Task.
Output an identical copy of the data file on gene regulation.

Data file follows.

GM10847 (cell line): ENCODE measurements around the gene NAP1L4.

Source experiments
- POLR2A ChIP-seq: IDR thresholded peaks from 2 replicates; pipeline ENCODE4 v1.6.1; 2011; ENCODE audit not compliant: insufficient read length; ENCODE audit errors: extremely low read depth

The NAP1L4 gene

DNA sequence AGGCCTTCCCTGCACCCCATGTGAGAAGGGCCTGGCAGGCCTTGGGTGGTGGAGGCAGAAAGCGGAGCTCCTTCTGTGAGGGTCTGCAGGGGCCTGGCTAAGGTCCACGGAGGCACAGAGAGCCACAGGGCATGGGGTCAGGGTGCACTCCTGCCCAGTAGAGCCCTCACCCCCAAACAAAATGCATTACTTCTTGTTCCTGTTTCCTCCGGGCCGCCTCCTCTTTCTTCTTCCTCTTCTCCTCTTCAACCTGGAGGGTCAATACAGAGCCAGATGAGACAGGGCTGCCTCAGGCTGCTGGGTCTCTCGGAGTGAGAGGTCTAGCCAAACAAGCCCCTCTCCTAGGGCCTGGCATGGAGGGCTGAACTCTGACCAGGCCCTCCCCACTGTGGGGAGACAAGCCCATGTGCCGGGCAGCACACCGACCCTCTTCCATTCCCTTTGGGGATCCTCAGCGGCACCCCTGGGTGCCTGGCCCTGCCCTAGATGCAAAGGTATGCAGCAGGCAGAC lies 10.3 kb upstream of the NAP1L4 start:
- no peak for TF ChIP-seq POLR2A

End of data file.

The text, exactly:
GM10847 (cell line): ENCODE measurements around the gene NAP1L4.

Source experiments
- POLR2A ChIP-seq: IDR thresholded peaks from 2 replicates; pipeline ENCODE4 v1.6.1; 2011; ENCODE audit not compliant: insufficient read length; ENCODE audit errors: extremely low read depth

The NAP1L4 gene

DNA sequence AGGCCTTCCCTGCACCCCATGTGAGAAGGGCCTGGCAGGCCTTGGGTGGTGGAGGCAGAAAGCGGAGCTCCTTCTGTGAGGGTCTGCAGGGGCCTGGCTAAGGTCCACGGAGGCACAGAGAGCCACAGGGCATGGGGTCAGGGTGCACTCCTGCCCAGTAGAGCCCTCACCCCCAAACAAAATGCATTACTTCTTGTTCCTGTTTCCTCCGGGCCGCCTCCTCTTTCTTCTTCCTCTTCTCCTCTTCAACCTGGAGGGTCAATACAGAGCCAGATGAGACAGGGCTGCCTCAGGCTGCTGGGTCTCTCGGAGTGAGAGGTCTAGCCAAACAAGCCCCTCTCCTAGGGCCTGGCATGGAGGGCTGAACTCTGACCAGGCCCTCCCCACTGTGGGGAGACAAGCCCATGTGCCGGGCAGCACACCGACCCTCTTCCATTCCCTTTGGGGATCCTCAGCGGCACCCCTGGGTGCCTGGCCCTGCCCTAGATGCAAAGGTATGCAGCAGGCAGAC lies 10.3 kb upstream of the NAP1L4 start:
- no peak for TF ChIP-seq POLR2A